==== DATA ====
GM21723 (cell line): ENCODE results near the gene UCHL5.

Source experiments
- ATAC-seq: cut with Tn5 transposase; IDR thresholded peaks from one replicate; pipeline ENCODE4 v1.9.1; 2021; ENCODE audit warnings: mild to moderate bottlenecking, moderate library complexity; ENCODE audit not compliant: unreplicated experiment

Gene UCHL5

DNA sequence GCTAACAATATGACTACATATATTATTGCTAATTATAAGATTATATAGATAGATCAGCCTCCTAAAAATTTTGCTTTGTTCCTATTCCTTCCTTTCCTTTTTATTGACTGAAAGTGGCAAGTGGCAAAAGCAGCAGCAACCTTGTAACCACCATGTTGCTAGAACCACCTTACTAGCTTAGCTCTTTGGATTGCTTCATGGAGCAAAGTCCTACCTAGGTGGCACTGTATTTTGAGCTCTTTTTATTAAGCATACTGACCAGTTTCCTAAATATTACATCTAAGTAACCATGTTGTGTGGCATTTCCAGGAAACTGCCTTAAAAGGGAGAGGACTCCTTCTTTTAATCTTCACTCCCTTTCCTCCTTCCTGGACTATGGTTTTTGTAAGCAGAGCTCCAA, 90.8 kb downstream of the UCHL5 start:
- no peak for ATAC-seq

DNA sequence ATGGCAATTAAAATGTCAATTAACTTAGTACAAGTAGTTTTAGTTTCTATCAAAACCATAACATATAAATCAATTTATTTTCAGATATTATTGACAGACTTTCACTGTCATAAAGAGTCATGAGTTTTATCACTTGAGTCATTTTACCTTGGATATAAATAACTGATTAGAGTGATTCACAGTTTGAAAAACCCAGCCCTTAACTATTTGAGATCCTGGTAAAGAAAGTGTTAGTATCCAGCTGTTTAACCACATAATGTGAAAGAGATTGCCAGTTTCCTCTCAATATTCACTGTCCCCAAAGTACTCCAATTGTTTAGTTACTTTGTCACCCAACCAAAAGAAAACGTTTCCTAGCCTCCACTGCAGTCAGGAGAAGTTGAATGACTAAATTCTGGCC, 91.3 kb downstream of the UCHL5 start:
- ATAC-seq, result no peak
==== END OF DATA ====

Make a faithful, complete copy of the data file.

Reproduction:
GM21723 (cell line): ENCODE results near the gene UCHL5.

Source experiments
- ATAC-seq: cut with Tn5 transposase; IDR thresholded peaks from one replicate; pipeline ENCODE4 v1.9.1; 2021; ENCODE audit warnings: mild to moderate bottlenecking, moderate library complexity; ENCODE audit not compliant: unreplicated experiment

Gene UCHL5

DNA sequence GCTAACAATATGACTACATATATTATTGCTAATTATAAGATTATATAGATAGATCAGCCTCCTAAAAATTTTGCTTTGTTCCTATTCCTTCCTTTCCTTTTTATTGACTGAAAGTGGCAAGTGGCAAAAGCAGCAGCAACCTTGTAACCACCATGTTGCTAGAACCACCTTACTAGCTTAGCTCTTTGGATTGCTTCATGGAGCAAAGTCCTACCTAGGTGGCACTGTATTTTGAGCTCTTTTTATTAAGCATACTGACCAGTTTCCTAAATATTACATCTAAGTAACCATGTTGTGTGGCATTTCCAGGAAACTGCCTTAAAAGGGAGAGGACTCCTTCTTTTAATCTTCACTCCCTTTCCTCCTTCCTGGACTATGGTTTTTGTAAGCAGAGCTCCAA, 90.8 kb downstream of the UCHL5 start:
- no peak for ATAC-seq

DNA sequence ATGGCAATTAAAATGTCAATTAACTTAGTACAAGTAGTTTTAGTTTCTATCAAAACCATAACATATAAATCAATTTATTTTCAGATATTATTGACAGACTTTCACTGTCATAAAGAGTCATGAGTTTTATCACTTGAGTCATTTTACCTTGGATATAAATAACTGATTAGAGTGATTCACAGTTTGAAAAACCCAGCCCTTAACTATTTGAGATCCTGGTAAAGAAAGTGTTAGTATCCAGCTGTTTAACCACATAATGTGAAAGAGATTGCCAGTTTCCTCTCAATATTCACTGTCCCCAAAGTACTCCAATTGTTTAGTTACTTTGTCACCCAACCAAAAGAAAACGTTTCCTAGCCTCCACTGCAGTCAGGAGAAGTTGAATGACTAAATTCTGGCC, 91.3 kb downstream of the UCHL5 start:
- ATAC-seq, result no peak